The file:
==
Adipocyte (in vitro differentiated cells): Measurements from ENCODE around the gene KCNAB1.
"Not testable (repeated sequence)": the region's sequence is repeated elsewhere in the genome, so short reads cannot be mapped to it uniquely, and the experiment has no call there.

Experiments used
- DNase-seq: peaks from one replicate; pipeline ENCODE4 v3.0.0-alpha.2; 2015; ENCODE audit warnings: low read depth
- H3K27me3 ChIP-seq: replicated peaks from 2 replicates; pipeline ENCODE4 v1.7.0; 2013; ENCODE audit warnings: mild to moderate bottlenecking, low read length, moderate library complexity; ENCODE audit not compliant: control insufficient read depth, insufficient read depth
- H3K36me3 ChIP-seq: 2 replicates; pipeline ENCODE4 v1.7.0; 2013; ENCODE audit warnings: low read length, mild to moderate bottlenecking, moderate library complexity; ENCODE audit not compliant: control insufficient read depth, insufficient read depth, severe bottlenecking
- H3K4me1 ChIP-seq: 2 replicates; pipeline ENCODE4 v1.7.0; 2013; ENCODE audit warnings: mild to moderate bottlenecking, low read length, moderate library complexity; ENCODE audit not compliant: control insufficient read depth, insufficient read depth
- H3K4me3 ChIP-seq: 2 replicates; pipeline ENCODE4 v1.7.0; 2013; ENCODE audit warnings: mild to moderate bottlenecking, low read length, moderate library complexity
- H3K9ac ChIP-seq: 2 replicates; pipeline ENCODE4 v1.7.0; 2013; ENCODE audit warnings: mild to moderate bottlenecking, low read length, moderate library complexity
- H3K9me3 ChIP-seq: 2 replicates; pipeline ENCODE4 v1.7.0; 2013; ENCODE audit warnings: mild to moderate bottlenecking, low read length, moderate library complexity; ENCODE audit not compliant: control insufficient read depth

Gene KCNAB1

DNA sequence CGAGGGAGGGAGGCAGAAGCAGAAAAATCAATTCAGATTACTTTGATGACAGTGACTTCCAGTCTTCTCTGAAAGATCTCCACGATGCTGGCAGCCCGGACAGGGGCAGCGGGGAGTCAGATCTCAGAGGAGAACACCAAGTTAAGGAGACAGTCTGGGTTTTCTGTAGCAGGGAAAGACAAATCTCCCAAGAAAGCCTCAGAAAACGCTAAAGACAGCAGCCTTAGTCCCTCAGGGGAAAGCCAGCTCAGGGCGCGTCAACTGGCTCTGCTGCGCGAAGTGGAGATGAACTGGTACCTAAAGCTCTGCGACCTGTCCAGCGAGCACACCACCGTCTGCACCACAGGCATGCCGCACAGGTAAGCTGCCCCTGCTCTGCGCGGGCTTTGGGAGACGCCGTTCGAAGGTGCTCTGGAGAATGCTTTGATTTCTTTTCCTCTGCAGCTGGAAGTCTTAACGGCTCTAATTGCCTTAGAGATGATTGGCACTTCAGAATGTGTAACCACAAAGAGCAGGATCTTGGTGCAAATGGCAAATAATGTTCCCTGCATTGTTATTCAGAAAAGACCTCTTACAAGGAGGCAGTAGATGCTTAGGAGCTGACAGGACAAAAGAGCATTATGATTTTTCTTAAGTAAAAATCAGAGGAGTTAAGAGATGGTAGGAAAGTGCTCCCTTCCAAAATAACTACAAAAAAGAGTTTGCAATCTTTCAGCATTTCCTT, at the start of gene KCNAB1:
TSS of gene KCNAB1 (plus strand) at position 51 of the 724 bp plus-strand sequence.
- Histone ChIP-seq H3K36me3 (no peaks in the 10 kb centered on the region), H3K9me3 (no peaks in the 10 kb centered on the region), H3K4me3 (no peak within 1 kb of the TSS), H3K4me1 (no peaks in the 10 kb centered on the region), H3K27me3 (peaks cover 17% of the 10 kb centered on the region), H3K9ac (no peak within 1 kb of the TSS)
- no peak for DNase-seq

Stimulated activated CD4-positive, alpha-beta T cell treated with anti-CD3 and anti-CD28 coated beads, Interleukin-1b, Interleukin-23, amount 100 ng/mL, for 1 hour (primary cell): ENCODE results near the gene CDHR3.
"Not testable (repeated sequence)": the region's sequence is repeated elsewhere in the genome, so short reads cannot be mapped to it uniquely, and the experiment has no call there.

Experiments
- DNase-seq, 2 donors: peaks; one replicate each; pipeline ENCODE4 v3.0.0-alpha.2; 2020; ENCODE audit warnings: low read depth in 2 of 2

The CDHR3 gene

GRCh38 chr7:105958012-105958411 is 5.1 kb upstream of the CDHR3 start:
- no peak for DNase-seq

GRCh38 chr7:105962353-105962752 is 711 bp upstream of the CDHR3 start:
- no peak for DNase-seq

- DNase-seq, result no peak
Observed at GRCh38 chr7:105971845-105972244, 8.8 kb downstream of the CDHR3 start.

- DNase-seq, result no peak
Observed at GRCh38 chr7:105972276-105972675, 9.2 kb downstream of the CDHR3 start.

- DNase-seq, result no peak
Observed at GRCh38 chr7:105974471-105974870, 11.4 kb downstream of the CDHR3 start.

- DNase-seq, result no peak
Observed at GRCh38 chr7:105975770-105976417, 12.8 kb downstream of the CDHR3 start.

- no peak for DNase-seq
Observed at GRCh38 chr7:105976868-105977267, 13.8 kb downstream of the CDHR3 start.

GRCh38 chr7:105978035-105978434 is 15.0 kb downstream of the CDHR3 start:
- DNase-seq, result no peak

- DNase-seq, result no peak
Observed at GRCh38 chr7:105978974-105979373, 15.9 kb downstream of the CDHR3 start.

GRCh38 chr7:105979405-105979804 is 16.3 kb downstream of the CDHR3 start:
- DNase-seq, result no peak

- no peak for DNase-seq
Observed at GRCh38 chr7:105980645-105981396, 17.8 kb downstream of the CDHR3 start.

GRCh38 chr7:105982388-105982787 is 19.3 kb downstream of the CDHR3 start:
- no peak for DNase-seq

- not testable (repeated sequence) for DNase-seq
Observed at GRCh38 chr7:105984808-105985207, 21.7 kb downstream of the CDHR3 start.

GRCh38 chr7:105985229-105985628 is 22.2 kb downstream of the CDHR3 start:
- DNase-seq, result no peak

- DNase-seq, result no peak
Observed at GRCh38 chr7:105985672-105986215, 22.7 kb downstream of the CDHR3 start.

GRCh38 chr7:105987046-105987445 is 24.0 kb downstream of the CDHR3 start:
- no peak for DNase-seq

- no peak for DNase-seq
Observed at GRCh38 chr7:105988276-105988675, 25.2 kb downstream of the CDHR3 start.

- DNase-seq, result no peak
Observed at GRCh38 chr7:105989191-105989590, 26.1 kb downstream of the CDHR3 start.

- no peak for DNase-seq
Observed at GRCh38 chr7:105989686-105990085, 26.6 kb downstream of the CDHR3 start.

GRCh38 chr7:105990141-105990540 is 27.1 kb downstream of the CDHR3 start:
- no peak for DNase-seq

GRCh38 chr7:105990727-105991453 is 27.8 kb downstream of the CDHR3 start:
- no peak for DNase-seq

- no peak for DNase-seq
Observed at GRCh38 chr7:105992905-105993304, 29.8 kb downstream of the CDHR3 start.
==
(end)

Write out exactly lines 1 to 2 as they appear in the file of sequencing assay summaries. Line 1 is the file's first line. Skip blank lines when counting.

Adipocyte (in vitro differentiated cells): Measurements from ENCODE around the gene KCNAB1.
"Not testable (repeated sequence)": the region's sequence is repeated elsewhere in the genome, so short reads cannot be mapped to it uniquely, and the experiment has no call there.